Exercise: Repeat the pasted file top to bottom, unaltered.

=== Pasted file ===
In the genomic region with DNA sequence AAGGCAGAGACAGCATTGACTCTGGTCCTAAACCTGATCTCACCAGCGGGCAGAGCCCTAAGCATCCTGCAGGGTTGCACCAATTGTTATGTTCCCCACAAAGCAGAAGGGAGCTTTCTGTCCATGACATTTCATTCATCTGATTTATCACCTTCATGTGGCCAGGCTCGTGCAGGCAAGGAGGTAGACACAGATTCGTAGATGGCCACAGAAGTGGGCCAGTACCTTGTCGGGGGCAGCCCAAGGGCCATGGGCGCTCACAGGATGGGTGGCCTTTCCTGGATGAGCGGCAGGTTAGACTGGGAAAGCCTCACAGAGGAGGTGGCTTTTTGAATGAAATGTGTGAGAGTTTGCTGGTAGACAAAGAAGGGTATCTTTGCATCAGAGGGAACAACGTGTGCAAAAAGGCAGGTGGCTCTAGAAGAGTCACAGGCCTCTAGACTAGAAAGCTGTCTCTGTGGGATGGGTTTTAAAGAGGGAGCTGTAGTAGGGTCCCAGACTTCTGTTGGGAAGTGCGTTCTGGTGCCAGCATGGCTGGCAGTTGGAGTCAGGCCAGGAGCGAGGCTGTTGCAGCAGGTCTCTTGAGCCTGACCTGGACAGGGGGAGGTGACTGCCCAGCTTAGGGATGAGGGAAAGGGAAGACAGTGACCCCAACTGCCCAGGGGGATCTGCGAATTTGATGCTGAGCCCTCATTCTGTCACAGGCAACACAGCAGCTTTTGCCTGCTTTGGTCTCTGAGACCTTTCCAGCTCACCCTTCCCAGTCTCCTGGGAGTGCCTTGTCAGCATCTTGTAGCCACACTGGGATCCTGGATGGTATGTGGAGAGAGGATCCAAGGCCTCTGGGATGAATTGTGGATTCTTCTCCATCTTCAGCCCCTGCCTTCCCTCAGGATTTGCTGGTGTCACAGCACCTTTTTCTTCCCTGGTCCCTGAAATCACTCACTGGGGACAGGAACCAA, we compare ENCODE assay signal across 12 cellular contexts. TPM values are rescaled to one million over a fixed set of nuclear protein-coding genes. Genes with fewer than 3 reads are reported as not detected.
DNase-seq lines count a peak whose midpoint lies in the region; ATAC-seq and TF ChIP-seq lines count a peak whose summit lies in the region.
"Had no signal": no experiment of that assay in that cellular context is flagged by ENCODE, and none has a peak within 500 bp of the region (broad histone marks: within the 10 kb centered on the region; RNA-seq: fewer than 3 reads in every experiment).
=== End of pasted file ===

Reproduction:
In the genomic region with DNA sequence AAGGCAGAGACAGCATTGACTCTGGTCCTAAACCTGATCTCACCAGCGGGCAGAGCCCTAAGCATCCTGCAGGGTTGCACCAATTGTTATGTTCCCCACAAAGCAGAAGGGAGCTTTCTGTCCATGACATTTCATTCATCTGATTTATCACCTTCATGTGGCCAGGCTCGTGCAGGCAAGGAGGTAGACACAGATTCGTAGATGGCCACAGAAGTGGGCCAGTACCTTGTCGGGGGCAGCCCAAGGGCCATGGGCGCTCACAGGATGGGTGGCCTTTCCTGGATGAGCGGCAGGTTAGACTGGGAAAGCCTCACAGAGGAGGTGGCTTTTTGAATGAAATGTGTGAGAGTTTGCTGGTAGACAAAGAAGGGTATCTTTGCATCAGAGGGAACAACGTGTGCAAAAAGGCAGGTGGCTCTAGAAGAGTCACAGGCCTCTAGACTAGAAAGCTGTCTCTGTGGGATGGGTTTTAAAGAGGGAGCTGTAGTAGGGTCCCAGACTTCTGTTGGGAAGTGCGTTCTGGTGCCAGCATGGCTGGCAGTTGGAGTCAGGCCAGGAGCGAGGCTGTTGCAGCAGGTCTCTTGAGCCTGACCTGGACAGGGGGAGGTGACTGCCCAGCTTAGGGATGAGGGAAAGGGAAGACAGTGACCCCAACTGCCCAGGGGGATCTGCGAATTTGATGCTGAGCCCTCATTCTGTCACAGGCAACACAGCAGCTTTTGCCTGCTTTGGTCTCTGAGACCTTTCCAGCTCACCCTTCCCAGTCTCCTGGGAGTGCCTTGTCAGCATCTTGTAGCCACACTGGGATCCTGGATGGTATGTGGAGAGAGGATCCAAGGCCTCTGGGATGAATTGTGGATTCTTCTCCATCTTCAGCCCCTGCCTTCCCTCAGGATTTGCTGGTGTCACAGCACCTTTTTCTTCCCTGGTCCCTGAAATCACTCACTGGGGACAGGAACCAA, we compare ENCODE assay signal across 12 cellular contexts. TPM values are rescaled to one million over a fixed set of nuclear protein-coding genes. Genes with fewer than 3 reads are reported as not detected.
DNase-seq lines count a peak whose midpoint lies in the region; ATAC-seq and TF ChIP-seq lines count a peak whose summit lies in the region.
"Had no signal": no experiment of that assay in that cellular context is flagged by ENCODE, and none has a peak within 500 bp of the region (broad histone marks: within the 10 kb centered on the region; RNA-seq: fewer than 3 reads in every experiment).